When Kristin Armstrong was selected last week over Carmen Small to represent Team USA in the Olympics in Rio this August, a wave of uproar washed over cycling fans and followers.
Small beat Armstrong by 1 minute and 8 seconds in the USA Cycling Time Trial National Championships, and after several strong showings in Europe, some questioned whether the Olympics veteran Armstrong was the right choice.
Small said Wednesday she intends to fight the selection.
USA Cycling CEO Derek Bouchard-Hall responded Tuesday:
“Since last Thursday’s Olympic Team announcement, USA Cycling has heard questions and concerns about some of the selections made. The most vocal views understandably come from the fans of athletes who were not selected.
“It’s wonderful our sport has such passionate and involved fans and I respect our community’s right to voice its views, but I’ve seen misinformation and baseless accusations about bias which deserve comment. In particular, I thought we should provide more information about the decision making process to explain how the decisions were made and on what basis.
“Key points about the Olympic selection process:
- Selection decisions are made by a Selection Committee appointed by USA Cycling comprised of nine former elite athletes from multiple disciplines. Members of the Selection Committee must not be coaching any Olympic eligible athletes and must disclose any potential conflict of interest prior to any selection. Any individual with a potential conflict of interest, be it a USA Cycling coach or a member of the Selection Committee, recuses him or herself from the selection process and does not participate. The Selection Committee does not include any USA Cycling staff.
- The Olympic Team is selected according to the 2016 Olympic Selection Procedures approved by the Selection Committee and the United States Olympic Committee. The selection procedures were published in March 2015. The selection procedures are designed to be objective and are in fact required by the USOC to be objective. To the extent the Selection Committee is required to use discretion, its discretion must be exercised on the basis of objective data. Objective criteria provide our athletes with guidance on what they must do to be selected to a team.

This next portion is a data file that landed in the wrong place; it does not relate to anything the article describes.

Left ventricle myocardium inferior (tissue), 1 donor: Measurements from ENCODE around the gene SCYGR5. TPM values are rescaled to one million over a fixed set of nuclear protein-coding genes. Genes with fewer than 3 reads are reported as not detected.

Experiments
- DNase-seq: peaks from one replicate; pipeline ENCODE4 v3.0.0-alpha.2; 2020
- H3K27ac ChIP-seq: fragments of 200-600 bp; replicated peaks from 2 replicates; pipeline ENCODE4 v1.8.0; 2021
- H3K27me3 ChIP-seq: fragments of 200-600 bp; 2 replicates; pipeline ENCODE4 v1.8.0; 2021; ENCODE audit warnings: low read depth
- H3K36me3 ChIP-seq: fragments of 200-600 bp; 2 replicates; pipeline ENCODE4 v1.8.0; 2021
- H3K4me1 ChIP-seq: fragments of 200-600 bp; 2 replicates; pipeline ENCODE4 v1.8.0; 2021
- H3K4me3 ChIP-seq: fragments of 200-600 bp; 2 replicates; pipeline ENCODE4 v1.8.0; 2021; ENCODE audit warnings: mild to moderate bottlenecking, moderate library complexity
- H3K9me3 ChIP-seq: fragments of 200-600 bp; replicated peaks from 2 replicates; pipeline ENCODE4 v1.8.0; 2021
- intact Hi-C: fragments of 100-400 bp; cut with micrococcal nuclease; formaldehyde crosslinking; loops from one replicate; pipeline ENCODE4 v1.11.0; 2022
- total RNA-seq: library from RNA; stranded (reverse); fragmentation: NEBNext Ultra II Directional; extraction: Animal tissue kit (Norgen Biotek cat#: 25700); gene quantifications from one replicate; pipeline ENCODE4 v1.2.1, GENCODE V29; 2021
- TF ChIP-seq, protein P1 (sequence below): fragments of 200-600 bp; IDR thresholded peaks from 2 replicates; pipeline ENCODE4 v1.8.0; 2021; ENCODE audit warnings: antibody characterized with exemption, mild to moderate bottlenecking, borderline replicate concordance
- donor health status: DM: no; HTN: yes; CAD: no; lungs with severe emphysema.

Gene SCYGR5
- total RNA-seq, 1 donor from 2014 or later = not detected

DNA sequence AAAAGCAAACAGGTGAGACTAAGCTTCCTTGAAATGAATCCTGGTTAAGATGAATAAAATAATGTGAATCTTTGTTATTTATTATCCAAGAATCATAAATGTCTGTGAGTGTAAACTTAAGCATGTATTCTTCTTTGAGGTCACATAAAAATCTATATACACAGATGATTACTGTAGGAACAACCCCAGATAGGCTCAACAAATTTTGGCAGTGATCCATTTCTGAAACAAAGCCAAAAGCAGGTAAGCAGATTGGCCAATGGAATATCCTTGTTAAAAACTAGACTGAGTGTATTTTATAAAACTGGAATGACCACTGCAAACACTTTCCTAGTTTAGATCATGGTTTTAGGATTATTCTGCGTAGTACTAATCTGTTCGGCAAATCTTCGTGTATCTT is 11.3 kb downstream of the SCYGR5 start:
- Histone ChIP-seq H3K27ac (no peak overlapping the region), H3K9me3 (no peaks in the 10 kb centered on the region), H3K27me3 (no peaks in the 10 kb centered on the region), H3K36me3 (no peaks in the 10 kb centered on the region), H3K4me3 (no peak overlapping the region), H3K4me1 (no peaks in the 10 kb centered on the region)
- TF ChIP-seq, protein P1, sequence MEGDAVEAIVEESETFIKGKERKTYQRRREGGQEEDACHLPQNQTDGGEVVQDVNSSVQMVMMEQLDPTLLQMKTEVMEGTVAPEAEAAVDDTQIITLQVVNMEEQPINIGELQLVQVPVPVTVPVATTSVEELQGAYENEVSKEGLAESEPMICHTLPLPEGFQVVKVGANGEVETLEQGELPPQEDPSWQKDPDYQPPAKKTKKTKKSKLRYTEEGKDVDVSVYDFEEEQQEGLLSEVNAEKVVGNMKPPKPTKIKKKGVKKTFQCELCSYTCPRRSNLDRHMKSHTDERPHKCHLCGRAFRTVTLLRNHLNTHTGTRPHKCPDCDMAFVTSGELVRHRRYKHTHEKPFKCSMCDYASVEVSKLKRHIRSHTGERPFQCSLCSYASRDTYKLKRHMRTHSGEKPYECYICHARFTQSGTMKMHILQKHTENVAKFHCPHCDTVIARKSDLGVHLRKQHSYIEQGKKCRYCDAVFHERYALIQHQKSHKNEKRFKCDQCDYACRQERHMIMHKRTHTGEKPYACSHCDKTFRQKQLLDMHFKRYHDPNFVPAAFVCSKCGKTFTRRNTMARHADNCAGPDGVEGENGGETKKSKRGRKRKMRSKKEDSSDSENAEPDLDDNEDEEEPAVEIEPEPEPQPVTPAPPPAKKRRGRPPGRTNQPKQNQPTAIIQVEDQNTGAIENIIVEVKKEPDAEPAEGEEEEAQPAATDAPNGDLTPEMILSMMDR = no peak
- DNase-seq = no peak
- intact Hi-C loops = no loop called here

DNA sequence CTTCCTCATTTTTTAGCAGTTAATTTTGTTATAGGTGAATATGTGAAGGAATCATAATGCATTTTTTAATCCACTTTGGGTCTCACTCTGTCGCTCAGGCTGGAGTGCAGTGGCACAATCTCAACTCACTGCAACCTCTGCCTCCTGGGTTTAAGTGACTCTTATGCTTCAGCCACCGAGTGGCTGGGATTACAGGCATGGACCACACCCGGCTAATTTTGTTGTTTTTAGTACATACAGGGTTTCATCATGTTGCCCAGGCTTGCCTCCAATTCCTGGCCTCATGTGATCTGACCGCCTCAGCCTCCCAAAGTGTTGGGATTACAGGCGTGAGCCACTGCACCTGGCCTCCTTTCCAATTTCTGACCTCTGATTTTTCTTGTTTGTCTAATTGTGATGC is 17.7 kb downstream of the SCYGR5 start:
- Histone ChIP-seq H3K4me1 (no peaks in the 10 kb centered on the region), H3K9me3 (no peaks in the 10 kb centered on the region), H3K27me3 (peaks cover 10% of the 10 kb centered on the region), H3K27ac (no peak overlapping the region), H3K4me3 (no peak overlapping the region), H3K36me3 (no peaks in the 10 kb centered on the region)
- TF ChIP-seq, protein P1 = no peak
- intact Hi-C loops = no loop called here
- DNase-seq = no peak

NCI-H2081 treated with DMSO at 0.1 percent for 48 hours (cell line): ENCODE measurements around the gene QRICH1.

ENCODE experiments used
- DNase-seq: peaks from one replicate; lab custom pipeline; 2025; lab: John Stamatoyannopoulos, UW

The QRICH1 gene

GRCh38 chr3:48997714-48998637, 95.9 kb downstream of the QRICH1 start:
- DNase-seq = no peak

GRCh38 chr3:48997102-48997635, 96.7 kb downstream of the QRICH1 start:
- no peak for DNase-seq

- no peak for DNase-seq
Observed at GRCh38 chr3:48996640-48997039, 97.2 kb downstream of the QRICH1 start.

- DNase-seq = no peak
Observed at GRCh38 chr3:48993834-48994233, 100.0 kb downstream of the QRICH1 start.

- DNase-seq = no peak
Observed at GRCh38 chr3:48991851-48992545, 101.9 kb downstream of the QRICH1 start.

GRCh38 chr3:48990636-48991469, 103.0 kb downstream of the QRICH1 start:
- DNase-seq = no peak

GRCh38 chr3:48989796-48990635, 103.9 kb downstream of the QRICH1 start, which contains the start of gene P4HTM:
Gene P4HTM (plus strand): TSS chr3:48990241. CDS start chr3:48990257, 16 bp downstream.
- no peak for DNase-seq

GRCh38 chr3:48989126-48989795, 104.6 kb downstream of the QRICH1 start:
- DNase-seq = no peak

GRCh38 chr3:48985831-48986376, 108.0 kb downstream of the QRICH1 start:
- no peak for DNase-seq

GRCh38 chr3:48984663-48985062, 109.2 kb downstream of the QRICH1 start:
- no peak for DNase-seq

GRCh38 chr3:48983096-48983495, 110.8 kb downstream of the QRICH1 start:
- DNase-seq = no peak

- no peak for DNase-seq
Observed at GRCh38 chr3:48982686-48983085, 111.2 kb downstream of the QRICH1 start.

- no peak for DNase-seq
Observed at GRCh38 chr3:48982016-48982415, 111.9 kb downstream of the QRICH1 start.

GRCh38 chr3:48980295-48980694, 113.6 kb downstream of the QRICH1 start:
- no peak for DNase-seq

- The selection procedures provide the means for athletes to automatically qualify for the Olympics. They also provide the means for athletes to be selected on a discretionary basis placing an overall emphasis on performance in top-level international competition over domestic competition.
- Among all Olympic selections, only men’s BMX had a “win-and-you’re-in” Olympic Trials. All other selections were made according to various selection procedures. This year’s National Championships were not used as automatic qualifiers for any discipline. The reasoning behind this approach is that consideration of a broad range of results, particularly from high-level international competition, results in the selection of athletes with the highest Olympic medal capability.
- Any athlete who believes they have been wrongly denied the opportunity to participate in the Olympics by USA Cycling may file a complaint with the USOC under Section 9 of the USOC Bylaws. If the complaint cannot be settled to the athlete’s satisfaction, the athlete may file a claim with the AAA to arbitrate the dispute. Aware of this fact, the Selection Committee makes its selections with the knowledge an arbitrator might later carefully review their decisions.
“I believe the key takeaway from the selection process is that a selection committee, not USA Cycling management or coaches, makes selection decisions based on well-defined selection procedures approved by the USOC and published well in advance – and that athletes do have recourse if the selection procedures are not followed.
“Olympic selections are incredibly difficult, particularly for events where there are more athletes capable of winning medals than spots on the Olympic Team. But that does not mean the process is necessarily biased, unfair or arbitrary.
“It just means American cycling has more deserving athletes than Olympic spots, and very difficult decisions must be made.”